When I saw her midday on Monday, Ms. X was annoyed. “Do you know what happened today?” she asked. “This boy came into my class – and he isn’t a student of mine – and he told a boy who is a student of mine to stop texting him.”
Well, I agreed, that was certainly inappropriate … especially if you were trying to get the class started, and if the Other Boy was supposed to be somewhere else.
She went on: “So I told him, if he has a problem with somebody, he needs to go to Our Principal and tell her about it!”
I was speechless. Absolutely speechless. If you know me, you know how rare that is!
“A problem with somebody …” that’s the human condition! Intentionally or not, we often find ourselves causing problems – for others and ourselves. Words, thoughts, actions, responses, reactions, even what we don’t say or don’t express or don’t feel. Last weekend, I found myself in a problem like that – a conflict with a friend and collaborator over where our team should stay during the American Classical League Institute this month. Since we take turns as Logistics Person, it was my turn to find the “perfect” AirBnB listing for the group. I was torn between two: both lovely older properties, both in the same convenient neighborhood, both (as it turns out) belonging to the same guy. In my indecision, I unintentionally triggered some old, awful baggage on my friend’s part, and the unexpected response triggered some old, awful baggage of mine.
Things were tense for a while. But we solved the problem, and our friendship grew deeper. Why? Because we knew when to stop talking and arguing … but we also knew when to start talking again, and what to talk about then. We’d learned how to solve such conflicts from experience – from old conflicts we resolved, or didn’t resolve so well, with others. We didn’t go running to some external Power … though, to be fair, we did each ask friends for advice about the housing options. In the end, it didn’t take long to reach a consensus, and we even got a discount from the helpful landlord! If the stay itself is as pleasant as he’s been, I’ll be recommending him highly in a few weeks!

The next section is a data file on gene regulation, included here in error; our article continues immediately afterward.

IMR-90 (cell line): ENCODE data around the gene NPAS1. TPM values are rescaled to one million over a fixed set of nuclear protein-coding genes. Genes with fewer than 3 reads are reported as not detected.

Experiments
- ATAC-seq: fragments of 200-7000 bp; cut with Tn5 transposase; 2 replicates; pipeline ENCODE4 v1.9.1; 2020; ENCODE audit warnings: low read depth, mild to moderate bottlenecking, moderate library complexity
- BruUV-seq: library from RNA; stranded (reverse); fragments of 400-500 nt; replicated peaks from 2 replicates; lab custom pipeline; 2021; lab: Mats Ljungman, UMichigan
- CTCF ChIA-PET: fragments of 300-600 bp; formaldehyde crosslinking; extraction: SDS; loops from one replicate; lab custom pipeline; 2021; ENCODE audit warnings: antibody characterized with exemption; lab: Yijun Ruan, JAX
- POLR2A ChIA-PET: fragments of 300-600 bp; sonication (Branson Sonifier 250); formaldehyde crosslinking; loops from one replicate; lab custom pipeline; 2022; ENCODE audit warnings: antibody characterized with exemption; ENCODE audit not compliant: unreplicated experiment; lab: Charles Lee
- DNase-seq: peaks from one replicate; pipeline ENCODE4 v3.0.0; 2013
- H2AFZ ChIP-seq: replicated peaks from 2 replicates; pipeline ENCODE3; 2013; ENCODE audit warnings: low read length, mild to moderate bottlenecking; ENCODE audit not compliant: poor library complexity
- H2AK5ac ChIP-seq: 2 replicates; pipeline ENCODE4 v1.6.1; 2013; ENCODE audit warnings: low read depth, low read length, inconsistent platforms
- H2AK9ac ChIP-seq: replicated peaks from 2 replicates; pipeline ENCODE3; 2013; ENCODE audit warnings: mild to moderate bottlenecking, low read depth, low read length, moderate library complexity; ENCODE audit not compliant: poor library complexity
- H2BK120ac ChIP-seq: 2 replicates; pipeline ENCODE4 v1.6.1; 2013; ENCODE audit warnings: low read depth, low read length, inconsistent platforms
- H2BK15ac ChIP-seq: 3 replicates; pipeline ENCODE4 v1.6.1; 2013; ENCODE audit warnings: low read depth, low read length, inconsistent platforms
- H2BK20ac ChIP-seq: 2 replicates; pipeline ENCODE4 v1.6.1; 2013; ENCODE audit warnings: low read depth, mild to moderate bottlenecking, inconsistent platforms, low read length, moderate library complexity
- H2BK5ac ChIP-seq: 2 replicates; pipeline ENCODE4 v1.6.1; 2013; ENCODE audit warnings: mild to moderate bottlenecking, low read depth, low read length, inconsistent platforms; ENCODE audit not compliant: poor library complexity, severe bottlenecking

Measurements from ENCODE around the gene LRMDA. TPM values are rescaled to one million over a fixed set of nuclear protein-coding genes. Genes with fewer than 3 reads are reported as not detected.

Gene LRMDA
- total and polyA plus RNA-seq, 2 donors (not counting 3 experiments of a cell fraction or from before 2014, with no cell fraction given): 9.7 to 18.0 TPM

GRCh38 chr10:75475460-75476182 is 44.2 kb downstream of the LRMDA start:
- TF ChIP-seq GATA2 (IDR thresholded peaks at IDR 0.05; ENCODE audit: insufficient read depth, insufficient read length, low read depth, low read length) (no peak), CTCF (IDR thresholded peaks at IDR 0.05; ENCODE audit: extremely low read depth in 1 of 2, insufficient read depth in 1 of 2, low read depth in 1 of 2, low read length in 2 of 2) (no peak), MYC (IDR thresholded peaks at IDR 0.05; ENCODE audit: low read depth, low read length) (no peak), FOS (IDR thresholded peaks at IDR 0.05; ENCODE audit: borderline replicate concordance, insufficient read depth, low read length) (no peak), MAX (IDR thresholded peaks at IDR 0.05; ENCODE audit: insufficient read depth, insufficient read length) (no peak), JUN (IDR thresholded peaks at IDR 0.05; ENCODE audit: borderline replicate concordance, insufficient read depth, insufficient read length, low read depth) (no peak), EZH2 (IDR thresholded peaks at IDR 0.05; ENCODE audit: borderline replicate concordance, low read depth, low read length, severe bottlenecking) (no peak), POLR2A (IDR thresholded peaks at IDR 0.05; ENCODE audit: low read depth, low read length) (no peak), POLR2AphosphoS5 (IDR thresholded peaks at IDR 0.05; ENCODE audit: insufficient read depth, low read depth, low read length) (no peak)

But in Ms. X’s world, it seems, no one would ever learn how to resolve conflicts. No one, that is, except Powers. Do Powers have a natural talent for conflict resolution, or do they get special, secret training that no one else receives? Either way, the assumptions buried in her statement still trouble me profoundly, as do the structural issues Emily discusses in this post about preparing for college and this one about (mis)communication.
But maybe Ms. X had just had enough! Her comment came in the middle of a challenging day. “Whatever you do,” various Powers and colleagues had begged, “don’t tell those bad, lazy children what the Final Cutoff Date will be for grades.” But then a different Power made an angry announcement … which, of course, included the date. So Ms. X and Mr. Y, from their perspective, have probably lost the “only weapon We had” in the battle with “bad, lazy students.” But even if that announcement hadn’t been made, many students were so tired, so Full, so Done, that they really didn’t care about Ms. X’s grade-based threats. “As long as I can still pass,” said W before school started, “I really don’t care. And I know I can still pass because I’ve been passing.”